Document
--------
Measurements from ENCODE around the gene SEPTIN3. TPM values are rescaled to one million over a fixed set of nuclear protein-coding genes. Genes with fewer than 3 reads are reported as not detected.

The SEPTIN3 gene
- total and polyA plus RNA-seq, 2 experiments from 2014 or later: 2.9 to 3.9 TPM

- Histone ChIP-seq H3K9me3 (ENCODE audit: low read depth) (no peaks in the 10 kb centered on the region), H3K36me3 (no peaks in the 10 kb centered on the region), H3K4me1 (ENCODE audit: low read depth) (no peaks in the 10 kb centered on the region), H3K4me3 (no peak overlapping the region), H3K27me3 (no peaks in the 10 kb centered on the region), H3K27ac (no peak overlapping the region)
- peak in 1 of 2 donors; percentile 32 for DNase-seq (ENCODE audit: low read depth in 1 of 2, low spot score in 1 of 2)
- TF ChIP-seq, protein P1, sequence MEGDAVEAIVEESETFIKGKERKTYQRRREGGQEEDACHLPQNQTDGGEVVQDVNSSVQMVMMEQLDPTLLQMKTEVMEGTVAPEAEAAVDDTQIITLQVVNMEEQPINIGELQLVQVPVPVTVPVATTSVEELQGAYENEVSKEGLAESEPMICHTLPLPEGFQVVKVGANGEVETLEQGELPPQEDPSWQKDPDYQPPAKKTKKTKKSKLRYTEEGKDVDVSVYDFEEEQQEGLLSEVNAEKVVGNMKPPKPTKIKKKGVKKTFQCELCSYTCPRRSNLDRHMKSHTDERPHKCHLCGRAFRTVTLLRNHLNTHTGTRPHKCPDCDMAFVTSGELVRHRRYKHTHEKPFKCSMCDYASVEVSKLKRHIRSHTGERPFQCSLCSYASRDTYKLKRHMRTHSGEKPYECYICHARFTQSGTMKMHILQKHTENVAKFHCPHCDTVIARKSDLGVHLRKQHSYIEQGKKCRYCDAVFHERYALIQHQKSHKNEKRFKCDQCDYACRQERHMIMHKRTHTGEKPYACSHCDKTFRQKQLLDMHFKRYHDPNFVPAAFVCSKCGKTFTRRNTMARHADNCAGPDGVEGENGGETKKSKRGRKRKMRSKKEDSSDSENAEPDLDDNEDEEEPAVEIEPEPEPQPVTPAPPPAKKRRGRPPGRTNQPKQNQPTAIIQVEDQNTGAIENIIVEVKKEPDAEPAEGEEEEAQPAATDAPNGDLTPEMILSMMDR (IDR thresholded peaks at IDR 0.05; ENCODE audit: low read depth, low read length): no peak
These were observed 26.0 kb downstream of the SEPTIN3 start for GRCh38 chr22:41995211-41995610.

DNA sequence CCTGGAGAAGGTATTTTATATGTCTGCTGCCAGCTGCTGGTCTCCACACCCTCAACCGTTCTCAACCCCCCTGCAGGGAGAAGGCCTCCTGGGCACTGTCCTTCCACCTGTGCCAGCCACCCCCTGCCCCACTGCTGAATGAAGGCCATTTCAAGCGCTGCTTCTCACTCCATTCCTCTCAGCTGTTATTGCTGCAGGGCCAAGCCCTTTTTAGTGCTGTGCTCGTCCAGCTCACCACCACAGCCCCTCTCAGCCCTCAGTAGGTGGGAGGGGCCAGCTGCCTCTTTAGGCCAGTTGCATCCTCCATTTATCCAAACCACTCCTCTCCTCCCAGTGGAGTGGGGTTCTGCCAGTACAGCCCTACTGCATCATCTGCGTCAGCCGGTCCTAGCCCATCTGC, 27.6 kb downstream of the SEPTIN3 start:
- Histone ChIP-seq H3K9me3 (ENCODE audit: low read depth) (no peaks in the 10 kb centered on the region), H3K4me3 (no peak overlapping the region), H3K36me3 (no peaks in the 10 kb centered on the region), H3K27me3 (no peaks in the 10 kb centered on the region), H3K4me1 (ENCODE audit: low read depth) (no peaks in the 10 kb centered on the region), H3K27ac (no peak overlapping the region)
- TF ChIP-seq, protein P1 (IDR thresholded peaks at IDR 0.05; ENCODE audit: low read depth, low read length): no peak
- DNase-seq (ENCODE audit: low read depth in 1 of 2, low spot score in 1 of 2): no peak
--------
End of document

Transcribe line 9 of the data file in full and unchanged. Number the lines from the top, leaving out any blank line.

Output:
- Histone ChIP-seq H3K9me3 (ENCODE audit: low read depth) (no peaks in the 10 kb centered on the region), H3K4me3 (no peak overlapping the region), H3K36me3 (no peaks in the 10 kb centered on the region), H3K27me3 (no peaks in the 10 kb centered on the region), H3K4me1 (ENCODE audit: low read depth) (no peaks in the 10 kb centered on the region), H3K27ac (no peak overlapping the region)